4 Financial Strategies for Young Adults
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4 Financial Strategies for Young Adults

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As they graduate from college and begin their careers, many young people often discover that the “real world” is very different from what they thought it would be based on the glamorous images of ...

As they graduate from college and begin their careers, many young people often discover that the “real world” is very different from what they thought it would be based on the glamorous images of the make-believe lives of 20-somethings on some TV shows and in some movies - See more at: http://news.davidlerner.com/#sthash.iZt3FDLr.dpuf

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4 Financial Strategies for Young Adults 4 Financial Strategies for Young Adults Presentation Transcript

  • As they graduate from college and begin their careers, many young people often discover that the “real world” is very different from what they thought it would be based on the glamorous images of the make-believe lives of 20-somethings on some TV shows and in some movies. Based on these images, some young people expect to start their careers in jobs that will support extravagant lifestyles that include high-end apartments and condos, fancy cars and plenty of eating out and entertainment. If they don’t earn enough money to pay for these kinds of luxuries, they may assume it’s OK to take on debt in the pursuit of this kind of lifestyle.
  • “It’s critical that young people just starting out in their careers have a realistic view of what the real world is like from a financial perspective,” says David Lerner Associates Branch Manager John Koene. Here are four strategies that Koene recommends to help young people get their financial lives started off on the right foot:
  • Establish and stick to a budget. • Budgeting may sound very un-cool to 20-somethings, but it’s vital to making sure that expenses don’t exceed income and lead young people into a debt spiral that can set them on the wrong financial course for the rest of their lives. • “Create a budget starting as soon as you move into your first apartment and receive your very first paycheck,” says Koene. “Start with your income, not your expenses, and then plan your expenses around how much you make. Ideally, you will build some margin into your budget between your income and your expenses — this represents money that can be saved for both short- and long-term purposes.”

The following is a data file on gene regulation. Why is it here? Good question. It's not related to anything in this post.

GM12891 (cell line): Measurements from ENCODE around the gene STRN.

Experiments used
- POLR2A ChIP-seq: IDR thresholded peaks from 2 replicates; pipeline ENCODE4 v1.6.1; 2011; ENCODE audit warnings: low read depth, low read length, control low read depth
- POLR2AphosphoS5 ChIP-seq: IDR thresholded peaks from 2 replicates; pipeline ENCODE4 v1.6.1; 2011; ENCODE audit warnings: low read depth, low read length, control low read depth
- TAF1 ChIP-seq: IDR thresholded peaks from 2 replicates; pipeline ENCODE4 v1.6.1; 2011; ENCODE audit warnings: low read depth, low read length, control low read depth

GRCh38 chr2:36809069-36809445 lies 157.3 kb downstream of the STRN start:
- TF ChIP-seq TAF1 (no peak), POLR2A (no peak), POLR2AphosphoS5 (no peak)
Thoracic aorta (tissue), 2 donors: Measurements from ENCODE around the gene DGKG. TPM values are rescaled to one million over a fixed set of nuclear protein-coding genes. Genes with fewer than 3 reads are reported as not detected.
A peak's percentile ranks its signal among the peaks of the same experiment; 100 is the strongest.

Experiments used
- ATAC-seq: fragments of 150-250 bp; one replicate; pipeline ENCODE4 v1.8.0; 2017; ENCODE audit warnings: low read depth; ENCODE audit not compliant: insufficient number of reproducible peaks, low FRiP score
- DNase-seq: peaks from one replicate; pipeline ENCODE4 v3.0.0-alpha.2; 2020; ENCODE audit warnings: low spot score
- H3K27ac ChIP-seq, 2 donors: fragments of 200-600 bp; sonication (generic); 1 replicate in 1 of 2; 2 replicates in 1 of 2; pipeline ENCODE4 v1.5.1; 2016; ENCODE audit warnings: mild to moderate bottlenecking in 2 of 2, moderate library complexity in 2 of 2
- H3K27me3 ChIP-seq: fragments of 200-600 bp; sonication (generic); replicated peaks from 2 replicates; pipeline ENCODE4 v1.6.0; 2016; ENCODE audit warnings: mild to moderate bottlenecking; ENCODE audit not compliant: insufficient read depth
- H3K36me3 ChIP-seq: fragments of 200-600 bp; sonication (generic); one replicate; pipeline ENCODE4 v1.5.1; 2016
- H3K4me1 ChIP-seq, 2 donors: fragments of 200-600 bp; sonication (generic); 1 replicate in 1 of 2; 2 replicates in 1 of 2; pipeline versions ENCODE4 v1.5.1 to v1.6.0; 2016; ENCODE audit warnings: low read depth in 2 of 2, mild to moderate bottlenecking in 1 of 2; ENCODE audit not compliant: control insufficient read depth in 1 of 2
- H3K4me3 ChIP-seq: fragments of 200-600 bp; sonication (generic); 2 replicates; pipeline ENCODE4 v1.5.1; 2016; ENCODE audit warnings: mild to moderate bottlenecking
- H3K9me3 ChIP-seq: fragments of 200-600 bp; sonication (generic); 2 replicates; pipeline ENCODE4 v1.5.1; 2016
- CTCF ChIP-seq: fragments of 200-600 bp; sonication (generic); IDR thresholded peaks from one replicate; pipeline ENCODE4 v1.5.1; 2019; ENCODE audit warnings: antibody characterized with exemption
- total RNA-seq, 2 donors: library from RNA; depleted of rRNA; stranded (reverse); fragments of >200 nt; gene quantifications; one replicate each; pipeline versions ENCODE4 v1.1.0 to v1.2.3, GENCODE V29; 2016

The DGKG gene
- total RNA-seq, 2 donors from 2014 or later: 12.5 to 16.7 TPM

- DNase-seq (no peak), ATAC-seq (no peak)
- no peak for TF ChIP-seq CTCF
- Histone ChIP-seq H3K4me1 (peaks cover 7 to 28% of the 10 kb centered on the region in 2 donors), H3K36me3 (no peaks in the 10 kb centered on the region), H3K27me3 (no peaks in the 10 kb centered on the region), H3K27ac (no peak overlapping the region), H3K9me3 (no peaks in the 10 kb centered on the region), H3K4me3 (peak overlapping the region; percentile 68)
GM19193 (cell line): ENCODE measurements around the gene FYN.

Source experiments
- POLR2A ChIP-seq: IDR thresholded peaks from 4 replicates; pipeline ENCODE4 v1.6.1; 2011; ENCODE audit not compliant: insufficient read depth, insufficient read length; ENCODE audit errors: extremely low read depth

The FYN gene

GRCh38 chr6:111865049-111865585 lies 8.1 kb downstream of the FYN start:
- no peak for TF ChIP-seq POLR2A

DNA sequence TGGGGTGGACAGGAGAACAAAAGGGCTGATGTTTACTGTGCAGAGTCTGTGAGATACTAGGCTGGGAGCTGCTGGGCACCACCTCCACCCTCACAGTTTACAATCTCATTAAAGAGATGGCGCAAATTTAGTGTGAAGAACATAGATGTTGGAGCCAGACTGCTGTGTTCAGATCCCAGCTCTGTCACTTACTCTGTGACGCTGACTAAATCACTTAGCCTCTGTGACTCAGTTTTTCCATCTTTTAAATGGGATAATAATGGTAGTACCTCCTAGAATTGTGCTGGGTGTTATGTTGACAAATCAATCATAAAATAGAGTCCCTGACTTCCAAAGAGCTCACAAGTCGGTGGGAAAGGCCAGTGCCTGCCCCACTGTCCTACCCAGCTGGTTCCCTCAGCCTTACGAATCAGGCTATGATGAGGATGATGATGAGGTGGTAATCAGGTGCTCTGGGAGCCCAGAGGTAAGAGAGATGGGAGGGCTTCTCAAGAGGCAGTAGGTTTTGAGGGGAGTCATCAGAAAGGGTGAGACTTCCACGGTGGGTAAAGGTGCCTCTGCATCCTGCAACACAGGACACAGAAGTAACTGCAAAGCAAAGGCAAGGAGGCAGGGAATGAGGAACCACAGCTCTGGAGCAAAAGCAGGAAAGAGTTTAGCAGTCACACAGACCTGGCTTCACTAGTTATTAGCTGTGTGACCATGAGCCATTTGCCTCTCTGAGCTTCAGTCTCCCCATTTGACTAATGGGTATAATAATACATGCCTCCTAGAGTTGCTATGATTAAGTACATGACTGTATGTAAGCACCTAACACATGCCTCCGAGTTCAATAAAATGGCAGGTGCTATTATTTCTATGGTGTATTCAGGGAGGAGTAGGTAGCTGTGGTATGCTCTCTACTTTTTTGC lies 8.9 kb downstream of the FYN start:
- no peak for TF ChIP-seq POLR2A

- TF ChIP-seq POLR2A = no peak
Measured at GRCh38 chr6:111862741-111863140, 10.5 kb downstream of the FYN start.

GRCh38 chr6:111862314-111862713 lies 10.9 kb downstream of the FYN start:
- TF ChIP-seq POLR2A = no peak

• Build an emergency savings fund. • Also sometimes called a “rainy-day fund,” this is money that is stashed in a liquid account (such as a bank savings or money market account) so it can be easily withdrawn if needed for unexpected expenses or in the event of a job loss. • “Building up a rainy-day fund should be one of a young person’s first financial priorities,” says Koene. “When you have this money set aside to cover things like car repairs or other unexpected expenses that pop up, you don’t have to pay for them using a credit card.” A goal might be to accumulate between six and twelve month’s worth of living expenses in a rainy-day emergency savings fund.
  • Open and regularly contribute to a retirement savings account. • A rainy-day savings fund would be considered short-term savings, while a retirement account is considered long-term savings. “Retirement may seem like a long way off for young people, but the power of compounding interest over time makes the early years very important when it comes to saving for retirement,” says Koene. • Many young people don’t think they earn enough money to save anything for retirement, but saving even a little bit is better than saving nothing at all. This is especially true if your employer offers a 401(k) plan match. “This is the closest thing there is to free money,” says Koene.
  • • Excessive debt may be the greatest obstacle to young people achieving their long-term financial goals. “Debt is the young person’s biggest financial enemy,” says Koene. “It’s like a weight tied around their ankles that drags them down financially.” • Paying back student loan debt as quickly as possible might be the first priority. “Create an aggressive debt payoff schedule and stick to it,” says Koene. “Then be very cautious when it comes to taking on new debt — especially credit cards. Paying for purchases with cash or a debit card is one way to avoid racking up excessive credit card debt.” Be careful with debt.
  • Material contained in this article is provided for information purposes only and is not intended to be used in connection with the evaluation of any investments offered by David Lerner Associates, Inc. This material does not constitute an offer or recommendation to buy or sell securities and should not be considered in connection with the purchase or sale of securities. Member FINRA & SIPC